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oai:scholarspace.manoa.hawaii.edu:10125/26094

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Title:Macro-scale features of school-based language revitalization programs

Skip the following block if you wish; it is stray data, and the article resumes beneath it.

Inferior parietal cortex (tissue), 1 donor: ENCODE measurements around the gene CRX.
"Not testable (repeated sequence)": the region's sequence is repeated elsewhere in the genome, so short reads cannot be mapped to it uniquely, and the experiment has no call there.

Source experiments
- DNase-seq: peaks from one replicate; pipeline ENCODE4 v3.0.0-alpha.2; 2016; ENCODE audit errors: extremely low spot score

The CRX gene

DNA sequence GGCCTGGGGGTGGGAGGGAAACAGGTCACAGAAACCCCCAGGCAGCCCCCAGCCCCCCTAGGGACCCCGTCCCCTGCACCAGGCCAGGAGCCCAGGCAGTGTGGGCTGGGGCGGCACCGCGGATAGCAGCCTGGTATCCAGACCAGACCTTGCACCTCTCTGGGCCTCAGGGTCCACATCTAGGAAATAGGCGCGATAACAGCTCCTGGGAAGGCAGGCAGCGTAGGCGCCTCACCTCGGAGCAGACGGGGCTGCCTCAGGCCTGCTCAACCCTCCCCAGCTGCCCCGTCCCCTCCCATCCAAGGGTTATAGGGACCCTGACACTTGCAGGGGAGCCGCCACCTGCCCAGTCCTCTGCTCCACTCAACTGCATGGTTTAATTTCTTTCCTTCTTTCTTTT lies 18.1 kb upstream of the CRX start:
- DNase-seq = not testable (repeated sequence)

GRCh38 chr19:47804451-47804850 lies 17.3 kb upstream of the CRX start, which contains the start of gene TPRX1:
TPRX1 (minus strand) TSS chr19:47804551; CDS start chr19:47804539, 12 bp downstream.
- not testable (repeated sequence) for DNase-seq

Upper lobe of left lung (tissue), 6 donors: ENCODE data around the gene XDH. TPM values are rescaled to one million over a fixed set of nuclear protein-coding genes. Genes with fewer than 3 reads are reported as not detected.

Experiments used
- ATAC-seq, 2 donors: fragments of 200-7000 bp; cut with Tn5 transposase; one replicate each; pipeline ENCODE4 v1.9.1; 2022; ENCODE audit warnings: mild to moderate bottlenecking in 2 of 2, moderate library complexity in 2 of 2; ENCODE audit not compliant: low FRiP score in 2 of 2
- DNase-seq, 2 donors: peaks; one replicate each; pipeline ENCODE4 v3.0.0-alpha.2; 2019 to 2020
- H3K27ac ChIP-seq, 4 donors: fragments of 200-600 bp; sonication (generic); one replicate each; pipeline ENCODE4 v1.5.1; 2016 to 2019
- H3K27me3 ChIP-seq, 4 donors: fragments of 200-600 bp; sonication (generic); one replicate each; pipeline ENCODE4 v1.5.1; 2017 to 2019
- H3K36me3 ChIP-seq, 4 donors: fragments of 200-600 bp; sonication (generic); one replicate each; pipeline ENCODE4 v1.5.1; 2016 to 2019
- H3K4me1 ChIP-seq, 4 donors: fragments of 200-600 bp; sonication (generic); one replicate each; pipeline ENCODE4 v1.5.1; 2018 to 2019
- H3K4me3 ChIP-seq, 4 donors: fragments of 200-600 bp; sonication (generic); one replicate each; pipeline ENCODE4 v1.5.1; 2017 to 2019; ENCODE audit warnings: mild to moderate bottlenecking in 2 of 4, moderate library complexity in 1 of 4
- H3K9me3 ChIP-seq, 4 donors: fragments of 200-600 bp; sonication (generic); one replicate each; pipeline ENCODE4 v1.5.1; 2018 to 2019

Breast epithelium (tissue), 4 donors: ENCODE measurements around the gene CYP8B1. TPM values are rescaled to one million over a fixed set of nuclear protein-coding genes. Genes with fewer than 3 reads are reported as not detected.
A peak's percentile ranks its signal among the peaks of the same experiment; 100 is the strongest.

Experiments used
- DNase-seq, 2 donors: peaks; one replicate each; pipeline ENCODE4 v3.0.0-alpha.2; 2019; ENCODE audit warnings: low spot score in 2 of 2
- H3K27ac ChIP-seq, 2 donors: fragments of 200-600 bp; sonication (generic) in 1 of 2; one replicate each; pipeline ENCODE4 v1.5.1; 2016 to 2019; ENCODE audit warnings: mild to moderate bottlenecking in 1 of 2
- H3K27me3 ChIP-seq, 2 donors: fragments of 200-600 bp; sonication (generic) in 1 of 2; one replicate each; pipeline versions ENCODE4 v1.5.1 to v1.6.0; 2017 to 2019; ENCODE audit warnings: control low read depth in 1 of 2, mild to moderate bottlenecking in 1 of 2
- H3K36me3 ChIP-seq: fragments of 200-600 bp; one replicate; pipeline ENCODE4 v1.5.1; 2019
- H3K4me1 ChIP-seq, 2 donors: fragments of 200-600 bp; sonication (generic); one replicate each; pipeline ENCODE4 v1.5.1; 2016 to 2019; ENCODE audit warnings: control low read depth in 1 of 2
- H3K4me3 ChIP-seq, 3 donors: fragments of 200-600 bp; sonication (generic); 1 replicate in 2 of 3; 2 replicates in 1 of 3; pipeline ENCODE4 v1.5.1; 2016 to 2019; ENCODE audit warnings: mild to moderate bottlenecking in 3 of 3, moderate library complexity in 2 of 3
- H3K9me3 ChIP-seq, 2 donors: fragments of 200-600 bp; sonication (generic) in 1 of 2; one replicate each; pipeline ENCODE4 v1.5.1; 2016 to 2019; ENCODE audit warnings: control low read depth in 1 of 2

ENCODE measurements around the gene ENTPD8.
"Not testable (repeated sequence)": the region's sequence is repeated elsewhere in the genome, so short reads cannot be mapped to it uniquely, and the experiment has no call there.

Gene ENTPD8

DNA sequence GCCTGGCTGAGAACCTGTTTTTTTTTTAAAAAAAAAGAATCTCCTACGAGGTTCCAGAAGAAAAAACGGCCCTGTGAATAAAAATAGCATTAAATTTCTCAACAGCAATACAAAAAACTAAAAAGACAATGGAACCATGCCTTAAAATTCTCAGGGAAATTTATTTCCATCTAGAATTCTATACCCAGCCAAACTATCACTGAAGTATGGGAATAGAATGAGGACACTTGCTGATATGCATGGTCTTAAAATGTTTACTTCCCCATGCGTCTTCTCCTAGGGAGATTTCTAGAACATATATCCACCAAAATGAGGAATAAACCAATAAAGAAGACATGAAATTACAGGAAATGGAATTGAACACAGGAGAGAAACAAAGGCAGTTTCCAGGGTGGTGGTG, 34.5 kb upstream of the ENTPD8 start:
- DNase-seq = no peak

Bibliographic Citation:Montgomery-Anderson, Brad, Montgomery-Anderson, Brad; 2013-03-02; Twenty years ago Joshua Fishman published Reversing Language Shift, perhaps the most cited work in language shift and revitalization studies. Fishman’s work has a strong emphasis on intergenerational transmission of the language at home to create new first language speakers; his model for Reversing Language Shift (RLS) is based on a Graded Intergenerational Disruption Scale (GIDS), the eight stages of which indicate language vitality. For Fishman the crucial starting point is the home and the intergenerational language transmission that occurs there. A growing body of literature has described the attempts of numerous groups undertaking language revitalization initiatives under widely varying circumstances and with different levels of success. Among these studies the two most discussed programs are the language revitalization initiatives of the Hawaiians and the Navajo Nation. In describing the Hawaiian experience, Wilson and Kawai’ae’a (2007) draw an explicit contrast between the goals and methods of the Hawaiian and Navajo programs and that of Fishman’s model: ‘While Fishman (1991) has focused on the home as the crucial structure in reestablishing a living language system, we, like the Navajo, have found that contemporary children who speak Hawaiian in the home and then enter state compulsory education through English lose Hawaiian. Our College has thus focused initial Hawaiian language revitalization on developing Hawaiian medium educational structures and systems that can develop, protect, nurture and enrich young adult and child fluency in Hawaiian along with the crucial disposition to use Hawaiian with Hawaiian-speaking peers’ (Wilson & Kawai’ae’a 2007, p. 38, emphasis added). This paper hopes to contribute to LR theory by discussing features associated with what Wilson and Kamanā (2006) label the Hawaiian Medium Education model. Because of its emphasis on schooling and structures, I will refer to this method as a macro-scale approach. This paper hopes to contribute to the elaboration of Language Revitalization theory by describing four macro-scale features characteristic of a school-based approach. These factors are: an emphasis on domain-creation, a priority on school as the initial focus of effort, the importance of second-language users, and an emphasis on intragenerational use of the language as well as intergenerational home transmission. After discussing these four features I will examine them in other language revitalization contexts in order to emphasize the impact of local factors in determining the effectiveness of LR initiatives.; Kaipuleohone University of Hawai'i Digital Language Archive;http://hdl.handle.net/10125/26094.